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How to Keep Your FOMO (Fear of Missing Out) on the Market Melt-Up in Check

A friend called me recently with a severe fever. No, he hadn’t come down with the flu. This was the kind of illness your doctor can’t help you with: Bitcoin fever.

The price of the cryptocurrency Bitcoin had been climbing, more than tripling in price between November and December. It was beginning to look like the sky was the limit.

“I gotta get in on Bitcoin!” he said, and even over the phone I could hear he was FOMO-ing at the mouth.

FOMO, or the fear of missing out, is one of the most powerful psychological motivators for investors to get into the market. As Bloomberg reported last month, with the S&P 500 starting off this year better than the past two decades, people fear missing out on this great “market melt-up” more than the prospect of nuclear war.

With so much money going into the market, Bitcoin is only one example of many securities rapidly rising in value. It’s only natural to watch those values climb and think, I could have been making so much money …

You must keep in mind the universal truth that, sooner or later, markets correct. Stock prices fall when the markets realize they’re inflated. Just accept it now. This will happen! (Investors recently got a taste of this phenomenon, as we recently saw the S&P 500 and Dow Industrials indices drop more than 4% in a single day before bouncing back some.)

Investment educator and founder of The Behavior Gap, Carl Richards studies what we call the Greed Cycle. Imagine a rollercoaster ride. Heading up the first peak, most investors are sitting on cash, waiting to see how high the market will go. They buy near the top (of the Greed Cycle).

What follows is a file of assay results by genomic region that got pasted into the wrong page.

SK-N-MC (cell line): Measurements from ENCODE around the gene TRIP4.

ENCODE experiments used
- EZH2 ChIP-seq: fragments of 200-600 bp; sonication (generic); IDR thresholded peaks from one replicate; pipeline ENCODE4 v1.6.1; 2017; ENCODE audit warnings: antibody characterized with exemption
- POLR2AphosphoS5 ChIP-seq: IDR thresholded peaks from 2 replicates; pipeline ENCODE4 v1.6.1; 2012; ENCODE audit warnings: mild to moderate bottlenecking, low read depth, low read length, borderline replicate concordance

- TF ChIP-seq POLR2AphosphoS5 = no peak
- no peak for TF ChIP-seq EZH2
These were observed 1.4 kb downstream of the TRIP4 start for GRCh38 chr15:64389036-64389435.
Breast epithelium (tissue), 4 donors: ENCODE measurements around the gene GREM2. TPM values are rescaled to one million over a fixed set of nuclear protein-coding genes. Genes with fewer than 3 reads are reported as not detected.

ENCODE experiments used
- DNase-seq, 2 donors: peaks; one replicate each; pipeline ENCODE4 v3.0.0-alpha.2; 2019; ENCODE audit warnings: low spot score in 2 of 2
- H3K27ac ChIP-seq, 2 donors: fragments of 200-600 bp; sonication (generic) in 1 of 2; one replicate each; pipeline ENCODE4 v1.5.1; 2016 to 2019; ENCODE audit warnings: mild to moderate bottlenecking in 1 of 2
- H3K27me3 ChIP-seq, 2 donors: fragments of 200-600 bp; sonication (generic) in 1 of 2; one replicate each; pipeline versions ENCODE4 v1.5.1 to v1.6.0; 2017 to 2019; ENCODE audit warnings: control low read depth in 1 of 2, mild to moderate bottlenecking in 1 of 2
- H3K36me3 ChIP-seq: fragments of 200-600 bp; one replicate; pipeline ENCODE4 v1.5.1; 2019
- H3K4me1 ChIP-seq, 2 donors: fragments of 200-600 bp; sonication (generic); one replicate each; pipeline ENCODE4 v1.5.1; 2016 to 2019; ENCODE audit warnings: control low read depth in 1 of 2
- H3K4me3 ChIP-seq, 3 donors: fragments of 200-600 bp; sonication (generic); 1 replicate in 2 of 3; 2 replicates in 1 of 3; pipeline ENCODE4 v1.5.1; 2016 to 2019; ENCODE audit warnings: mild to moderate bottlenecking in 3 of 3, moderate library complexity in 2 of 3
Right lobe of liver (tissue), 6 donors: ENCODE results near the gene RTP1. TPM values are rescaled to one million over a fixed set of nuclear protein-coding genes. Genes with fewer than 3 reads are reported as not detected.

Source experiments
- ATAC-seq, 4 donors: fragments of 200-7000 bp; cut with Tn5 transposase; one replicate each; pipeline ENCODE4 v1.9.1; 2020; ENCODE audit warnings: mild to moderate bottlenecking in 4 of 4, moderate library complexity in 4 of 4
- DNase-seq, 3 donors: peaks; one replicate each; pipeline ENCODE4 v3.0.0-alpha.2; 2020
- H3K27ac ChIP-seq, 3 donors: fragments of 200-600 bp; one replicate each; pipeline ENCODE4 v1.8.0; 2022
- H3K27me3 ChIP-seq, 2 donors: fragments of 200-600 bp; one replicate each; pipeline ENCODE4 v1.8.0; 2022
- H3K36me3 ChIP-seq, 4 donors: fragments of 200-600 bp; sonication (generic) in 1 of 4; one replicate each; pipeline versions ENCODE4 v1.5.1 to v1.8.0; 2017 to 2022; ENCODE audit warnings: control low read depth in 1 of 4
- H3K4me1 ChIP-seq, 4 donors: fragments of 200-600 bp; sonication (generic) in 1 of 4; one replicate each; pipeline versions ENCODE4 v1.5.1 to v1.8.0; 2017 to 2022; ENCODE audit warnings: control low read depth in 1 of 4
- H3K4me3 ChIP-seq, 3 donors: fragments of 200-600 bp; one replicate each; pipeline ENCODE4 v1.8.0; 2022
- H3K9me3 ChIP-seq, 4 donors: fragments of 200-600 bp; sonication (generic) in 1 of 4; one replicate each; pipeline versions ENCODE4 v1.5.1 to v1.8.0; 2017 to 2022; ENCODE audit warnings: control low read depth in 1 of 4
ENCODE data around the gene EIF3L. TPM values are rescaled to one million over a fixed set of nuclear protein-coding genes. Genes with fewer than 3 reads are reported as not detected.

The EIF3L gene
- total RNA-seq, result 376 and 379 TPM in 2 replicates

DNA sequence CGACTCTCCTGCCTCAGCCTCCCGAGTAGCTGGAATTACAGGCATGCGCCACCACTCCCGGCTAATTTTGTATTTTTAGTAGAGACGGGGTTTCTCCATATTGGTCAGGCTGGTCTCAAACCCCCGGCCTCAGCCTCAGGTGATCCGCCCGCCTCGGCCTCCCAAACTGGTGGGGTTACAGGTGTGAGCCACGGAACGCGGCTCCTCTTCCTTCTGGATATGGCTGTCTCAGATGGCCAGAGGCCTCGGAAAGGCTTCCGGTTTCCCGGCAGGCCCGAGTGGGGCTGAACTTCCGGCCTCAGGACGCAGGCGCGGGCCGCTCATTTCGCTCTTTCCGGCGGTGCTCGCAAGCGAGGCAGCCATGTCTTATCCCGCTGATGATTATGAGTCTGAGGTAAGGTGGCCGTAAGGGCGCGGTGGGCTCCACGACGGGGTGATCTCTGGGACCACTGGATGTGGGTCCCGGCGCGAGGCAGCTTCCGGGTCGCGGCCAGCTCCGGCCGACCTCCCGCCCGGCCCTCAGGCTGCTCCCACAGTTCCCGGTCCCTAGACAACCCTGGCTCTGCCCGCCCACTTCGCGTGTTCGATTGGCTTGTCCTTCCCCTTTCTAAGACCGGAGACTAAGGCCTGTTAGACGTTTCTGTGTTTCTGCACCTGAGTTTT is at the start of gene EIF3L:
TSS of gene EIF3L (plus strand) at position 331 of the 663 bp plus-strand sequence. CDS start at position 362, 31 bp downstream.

Then, inevitably comes the fall. It’s toward the bottom of the valley that fear takes hold and they sell off. The ride continues, going up again to restart the cycle. Richards simply labels the graph “repeat until broke.”

Guess where we are? That’s right, nearing the top. It’s just human nature for money to be pouring into the markets this month. And it will be human nature to panic and sell off in a frenzy on the way down.

How do you break the cycle? How do you keep your FOMO in check so the melt-up doesn’t end up in a personal melt-down? I suggest keeping three rules in mind, even in a time such as this:

1. Always have a written investment plan so you know what you will do, and when. Your best defense against risky emotional investing is predetermined, logical method (portfolio diversity) as your guide, not emotion (stock fads, i.e. Bitcoin).

2. Don’t take more risk than you can afford. Investment is always risky to some extent. There is no such thing as a “sure thing,” and anybody who tells you otherwise is being foolhardy or lying to you.

3. Defy the Greed Cycle. Investment plans can be amended. You can choose to take on additional risk, but always be more proactive than reactive. You need to get in on the action? Okay, but expect the fall. Leave the riskiest gains at the very top of the Greed Cycle on the table for others to lose.

Ultimately, I employed Rule #3 when advising my friend who was just dying to get into Bitcoin. FOMO was keeping him up at night. He needed to get in on the action or he was going to burst.

“If you gotta do it, put in $X,” I told him, “and no more. You can afford to lose it. Good luck.”

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The opinions expressed by myself and other featured authors are their own and may not accurately reflect those of Lifeguard Wealth. This article is for general information only and is not intended to serve as specific financial, accounting or tax advice.

© 2018, Lifeguard Wealth